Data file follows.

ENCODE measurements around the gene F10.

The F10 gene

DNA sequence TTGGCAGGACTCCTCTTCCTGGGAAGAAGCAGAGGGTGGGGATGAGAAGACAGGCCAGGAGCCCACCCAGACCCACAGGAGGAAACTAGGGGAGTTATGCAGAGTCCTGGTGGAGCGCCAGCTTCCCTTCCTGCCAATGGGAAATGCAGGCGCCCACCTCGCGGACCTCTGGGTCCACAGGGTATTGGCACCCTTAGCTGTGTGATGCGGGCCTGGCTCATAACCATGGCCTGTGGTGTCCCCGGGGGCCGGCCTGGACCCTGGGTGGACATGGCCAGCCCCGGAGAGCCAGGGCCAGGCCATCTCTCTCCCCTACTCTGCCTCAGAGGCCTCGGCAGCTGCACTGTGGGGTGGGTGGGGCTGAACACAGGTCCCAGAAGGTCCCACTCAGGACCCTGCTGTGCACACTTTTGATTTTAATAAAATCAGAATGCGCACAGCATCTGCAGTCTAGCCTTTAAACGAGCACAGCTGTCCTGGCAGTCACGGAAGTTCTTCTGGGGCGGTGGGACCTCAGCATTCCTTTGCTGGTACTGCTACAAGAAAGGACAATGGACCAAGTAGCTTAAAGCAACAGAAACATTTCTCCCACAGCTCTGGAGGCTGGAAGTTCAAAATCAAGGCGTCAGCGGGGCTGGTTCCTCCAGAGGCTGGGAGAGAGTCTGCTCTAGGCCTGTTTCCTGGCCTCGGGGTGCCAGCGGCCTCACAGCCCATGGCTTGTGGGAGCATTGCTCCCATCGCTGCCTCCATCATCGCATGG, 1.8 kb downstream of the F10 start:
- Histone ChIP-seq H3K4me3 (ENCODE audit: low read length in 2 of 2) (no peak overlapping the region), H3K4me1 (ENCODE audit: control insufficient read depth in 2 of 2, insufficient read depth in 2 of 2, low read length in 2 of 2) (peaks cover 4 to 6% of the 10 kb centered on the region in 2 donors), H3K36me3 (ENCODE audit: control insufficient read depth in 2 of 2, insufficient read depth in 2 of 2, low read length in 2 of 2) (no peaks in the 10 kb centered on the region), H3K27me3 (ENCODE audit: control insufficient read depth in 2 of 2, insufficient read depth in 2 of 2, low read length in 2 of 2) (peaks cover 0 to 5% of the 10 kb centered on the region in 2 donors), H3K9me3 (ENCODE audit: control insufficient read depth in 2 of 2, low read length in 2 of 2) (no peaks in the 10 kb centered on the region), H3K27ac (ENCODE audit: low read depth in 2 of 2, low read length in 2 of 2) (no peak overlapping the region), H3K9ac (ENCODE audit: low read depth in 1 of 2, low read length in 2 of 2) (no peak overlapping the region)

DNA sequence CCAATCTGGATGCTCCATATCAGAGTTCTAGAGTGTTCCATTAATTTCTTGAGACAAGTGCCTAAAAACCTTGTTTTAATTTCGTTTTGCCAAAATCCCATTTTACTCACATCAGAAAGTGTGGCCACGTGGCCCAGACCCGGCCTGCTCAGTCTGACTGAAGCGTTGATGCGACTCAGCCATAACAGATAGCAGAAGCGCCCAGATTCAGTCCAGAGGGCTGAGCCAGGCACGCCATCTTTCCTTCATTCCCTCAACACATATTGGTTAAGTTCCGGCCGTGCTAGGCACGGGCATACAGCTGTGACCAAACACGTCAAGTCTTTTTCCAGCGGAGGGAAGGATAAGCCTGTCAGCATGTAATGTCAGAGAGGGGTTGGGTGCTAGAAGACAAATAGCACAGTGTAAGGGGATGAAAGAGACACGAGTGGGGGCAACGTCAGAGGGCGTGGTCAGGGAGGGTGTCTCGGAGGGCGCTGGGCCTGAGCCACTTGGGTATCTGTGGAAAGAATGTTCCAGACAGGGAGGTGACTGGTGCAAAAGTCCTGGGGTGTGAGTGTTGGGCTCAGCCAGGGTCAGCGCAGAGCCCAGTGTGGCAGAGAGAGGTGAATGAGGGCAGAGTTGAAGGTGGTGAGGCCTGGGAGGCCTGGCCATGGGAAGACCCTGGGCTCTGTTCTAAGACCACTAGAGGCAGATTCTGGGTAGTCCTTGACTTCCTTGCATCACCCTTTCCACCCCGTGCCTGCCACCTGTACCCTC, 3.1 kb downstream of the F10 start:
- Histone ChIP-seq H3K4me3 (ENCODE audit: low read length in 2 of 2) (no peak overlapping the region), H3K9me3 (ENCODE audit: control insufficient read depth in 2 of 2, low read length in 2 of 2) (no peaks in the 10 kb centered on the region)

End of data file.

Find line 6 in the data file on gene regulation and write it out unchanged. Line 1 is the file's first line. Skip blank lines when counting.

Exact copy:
- Histone ChIP-seq H3K4me3 (ENCODE audit: low read length in 2 of 2) (no peak overlapping the region), H3K9me3 (ENCODE audit: control insufficient read depth in 2 of 2, low read length in 2 of 2) (no peaks in the 10 kb centered on the region)